Academic journal article Journal of Prenatal & Perinatal Psychology & Health

Post-Institutionalized Adopted Children Who Seek Breastfeeding from Their New Mothers

Academic journal article Journal of Prenatal & Perinatal Psychology & Health

Post-Institutionalized Adopted Children Who Seek Breastfeeding from Their New Mothers

Article excerpt

ABSTRACT: Reports of 32 adopted children who sought breastfeeding from their mothers are presented. Children were 8 months to 12 years at placement and sought breastfeeding from the day of placement to several years after. Some children suckled only a few times whereas others breastfed frequently over a protracted period. Suckling was comforting to children and assisted some in expressing grief over birth mother loss. Mothers felt that breastfeeding assisted in attachment development. It is proposed that the reason why children desired breastfeeding is associated with their first maternal relationship. Children may be seeking breastfeeding as a conditioned response to stimuli provided by the adoptive mother, have memories of breastfeeding or the mother child relationship, or be exhibiting regression in response to stress. Suckling at the breast could provide comfort and stress relief to the child and promote maternal responsiveness. The frequency of adopted children seeking breastfeeding is unknown however adoption professionals should advise adoption applicants of the possibility. It may also be appropriate for adoptive mothers to pursue breastfeeding in the event that the child does not.

KEY WORDS: Adoption, attachment, breastfeeding, institutionalisation, memory.


Institutions are inadequate environments for the satisfactory growth of children (Ainsworth, 1962; Bowlby, 1952; Spitz, 1945). The physical and emotional deprivations of institutionalisation result in damage to the child that is manifest in disturbances of attachment, physical, and developmental delays, sensory integration problems, and various behavioural abnormalities (Rutter and Team, 1998; Zeanah, 2000). Although some of the damage from institutional care is no doubt due to poor nutrition and the lack of developmental and educational experiences in such environments (Johnson et al., 1992), probably the most serious deprivation is due to lack of a consistent and sensitive caregiver whom the child can trust and form a healthy attachment to.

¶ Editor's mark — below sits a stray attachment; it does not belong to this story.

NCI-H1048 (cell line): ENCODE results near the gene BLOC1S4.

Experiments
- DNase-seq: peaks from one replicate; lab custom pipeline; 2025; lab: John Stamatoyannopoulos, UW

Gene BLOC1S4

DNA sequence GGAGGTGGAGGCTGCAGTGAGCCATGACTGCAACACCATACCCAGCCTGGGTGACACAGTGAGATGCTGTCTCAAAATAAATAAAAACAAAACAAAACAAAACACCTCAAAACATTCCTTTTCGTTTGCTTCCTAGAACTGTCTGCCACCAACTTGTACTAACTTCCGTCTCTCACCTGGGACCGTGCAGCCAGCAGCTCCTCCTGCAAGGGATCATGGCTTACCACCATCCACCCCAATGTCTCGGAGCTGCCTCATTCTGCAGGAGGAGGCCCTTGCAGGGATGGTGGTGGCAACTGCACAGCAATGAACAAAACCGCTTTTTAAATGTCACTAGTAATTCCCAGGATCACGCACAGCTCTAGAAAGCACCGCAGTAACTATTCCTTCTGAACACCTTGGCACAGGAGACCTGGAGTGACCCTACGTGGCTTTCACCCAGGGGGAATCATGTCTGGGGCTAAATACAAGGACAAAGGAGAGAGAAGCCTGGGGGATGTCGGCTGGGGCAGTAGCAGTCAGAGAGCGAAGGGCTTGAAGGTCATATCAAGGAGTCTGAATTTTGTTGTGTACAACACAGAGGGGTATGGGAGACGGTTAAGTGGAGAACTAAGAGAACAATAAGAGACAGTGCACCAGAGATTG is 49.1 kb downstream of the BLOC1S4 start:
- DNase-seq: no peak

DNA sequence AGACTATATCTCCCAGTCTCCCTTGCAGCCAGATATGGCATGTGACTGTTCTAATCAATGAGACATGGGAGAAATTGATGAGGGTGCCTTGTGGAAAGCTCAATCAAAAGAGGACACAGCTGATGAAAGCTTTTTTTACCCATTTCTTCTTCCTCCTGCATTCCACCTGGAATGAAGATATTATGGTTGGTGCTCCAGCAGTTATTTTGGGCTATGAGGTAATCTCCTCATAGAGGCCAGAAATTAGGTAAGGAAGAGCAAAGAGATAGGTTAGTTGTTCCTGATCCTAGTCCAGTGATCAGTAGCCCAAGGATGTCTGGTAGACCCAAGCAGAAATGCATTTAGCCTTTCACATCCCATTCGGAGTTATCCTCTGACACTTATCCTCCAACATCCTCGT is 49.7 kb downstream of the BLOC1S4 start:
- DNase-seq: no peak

Development of trust and a secure attachment normally occurs through reciprocal interactions in which a caregiver gratifies a child's needs in an appropriate and consistent manner resulting in reduction of anxiety or discomfort and feelings of relaxation and relief (Levy and Orlans, 2000). This cycle of need-arousal-gratification-relief-need is ordinarily repeated many thousands of times in the first years of a child's life (Hughes, 1999; Levy and Orlans, 2000) but is absent or greatly reduced in the experience of institutionalised children. Without the consistent completion of the attachment cycle the emotional, social, and even physical development of children can be severely impeded because the primary attachment relationship is the base from which children explore themselves, others, and the world (James, 1994).

A small proportion of children in the institutions of developing nations are adopted into famines in the US, Canada, the UK, Australia, and other countries (Chisholm, 1998; Goldberg and Marcovitch, 1997; Harvey, 1980; Hoksbergen, 1981). Parents who adopt a child from an institution need to care for them in ways that facilitate the development of the attachment relationship between the child and themselves (Levy and Orlans, 2000). Amongst the tools suggested as helpful in promoting attachment are actions that involve the parent giving the child eye contact, skin-to-skin contact, rocking, sugar, smiles, and vocalizations (Hughes, 1997; Thomas, 2000). It is suggested that parents can provide some of these attachment-promoting interactions through a regular time of cuddling and bottle-feeding (Gray, 2002; Hopkins-Best, 1998; Hughes, 1997). Bottle-feeding, however, is a substitute for breastfeeding (Newton, 1971; World Health Organization, 2001) but breastfeeding is rarely suggested as desirable for post-institutionalised children. In fact, adoptive breastfeeding is a subject that is usually only discussed in the context of the adoption of newborns with the understanding that older children will refuse to breastfeed. …

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